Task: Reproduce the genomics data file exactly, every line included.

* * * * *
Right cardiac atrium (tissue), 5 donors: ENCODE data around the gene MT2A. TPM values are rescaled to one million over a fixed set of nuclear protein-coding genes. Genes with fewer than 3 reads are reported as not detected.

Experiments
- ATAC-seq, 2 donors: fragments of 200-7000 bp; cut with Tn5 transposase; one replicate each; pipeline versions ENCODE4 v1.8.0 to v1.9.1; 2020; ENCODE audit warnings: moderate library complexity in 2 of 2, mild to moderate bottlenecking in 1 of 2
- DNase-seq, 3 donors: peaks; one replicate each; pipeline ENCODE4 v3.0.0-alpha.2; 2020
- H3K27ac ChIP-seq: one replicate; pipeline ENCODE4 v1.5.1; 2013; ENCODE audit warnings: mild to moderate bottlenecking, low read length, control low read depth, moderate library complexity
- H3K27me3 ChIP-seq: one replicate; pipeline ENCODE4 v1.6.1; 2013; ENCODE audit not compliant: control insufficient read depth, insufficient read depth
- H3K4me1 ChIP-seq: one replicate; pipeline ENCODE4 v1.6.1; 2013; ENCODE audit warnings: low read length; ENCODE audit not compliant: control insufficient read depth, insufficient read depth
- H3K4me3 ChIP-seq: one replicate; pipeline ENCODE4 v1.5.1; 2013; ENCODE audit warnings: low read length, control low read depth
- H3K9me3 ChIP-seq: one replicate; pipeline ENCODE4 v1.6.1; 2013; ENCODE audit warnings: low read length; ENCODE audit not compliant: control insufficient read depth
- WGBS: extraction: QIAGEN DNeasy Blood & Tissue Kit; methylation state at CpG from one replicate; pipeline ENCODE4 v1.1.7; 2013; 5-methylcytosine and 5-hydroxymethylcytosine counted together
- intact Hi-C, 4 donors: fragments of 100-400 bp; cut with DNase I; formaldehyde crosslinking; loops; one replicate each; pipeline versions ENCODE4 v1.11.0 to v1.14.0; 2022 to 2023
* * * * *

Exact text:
Right cardiac atrium (tissue), 5 donors: ENCODE data around the gene MT2A. TPM values are rescaled to one million over a fixed set of nuclear protein-coding genes. Genes with fewer than 3 reads are reported as not detected.

Experiments
- ATAC-seq, 2 donors: fragments of 200-7000 bp; cut with Tn5 transposase; one replicate each; pipeline versions ENCODE4 v1.8.0 to v1.9.1; 2020; ENCODE audit warnings: moderate library complexity in 2 of 2, mild to moderate bottlenecking in 1 of 2
- DNase-seq, 3 donors: peaks; one replicate each; pipeline ENCODE4 v3.0.0-alpha.2; 2020
- H3K27ac ChIP-seq: one replicate; pipeline ENCODE4 v1.5.1; 2013; ENCODE audit warnings: mild to moderate bottlenecking, low read length, control low read depth, moderate library complexity
- H3K27me3 ChIP-seq: one replicate; pipeline ENCODE4 v1.6.1; 2013; ENCODE audit not compliant: control insufficient read depth, insufficient read depth
- H3K4me1 ChIP-seq: one replicate; pipeline ENCODE4 v1.6.1; 2013; ENCODE audit warnings: low read length; ENCODE audit not compliant: control insufficient read depth, insufficient read depth
- H3K4me3 ChIP-seq: one replicate; pipeline ENCODE4 v1.5.1; 2013; ENCODE audit warnings: low read length, control low read depth
- H3K9me3 ChIP-seq: one replicate; pipeline ENCODE4 v1.6.1; 2013; ENCODE audit warnings: low read length; ENCODE audit not compliant: control insufficient read depth
- WGBS: extraction: QIAGEN DNeasy Blood & Tissue Kit; methylation state at CpG from one replicate; pipeline ENCODE4 v1.1.7; 2013; 5-methylcytosine and 5-hydroxymethylcytosine counted together
- intact Hi-C, 4 donors: fragments of 100-400 bp; cut with DNase I; formaldehyde crosslinking; loops; one replicate each; pipeline versions ENCODE4 v1.11.0 to v1.14.0; 2022 to 2023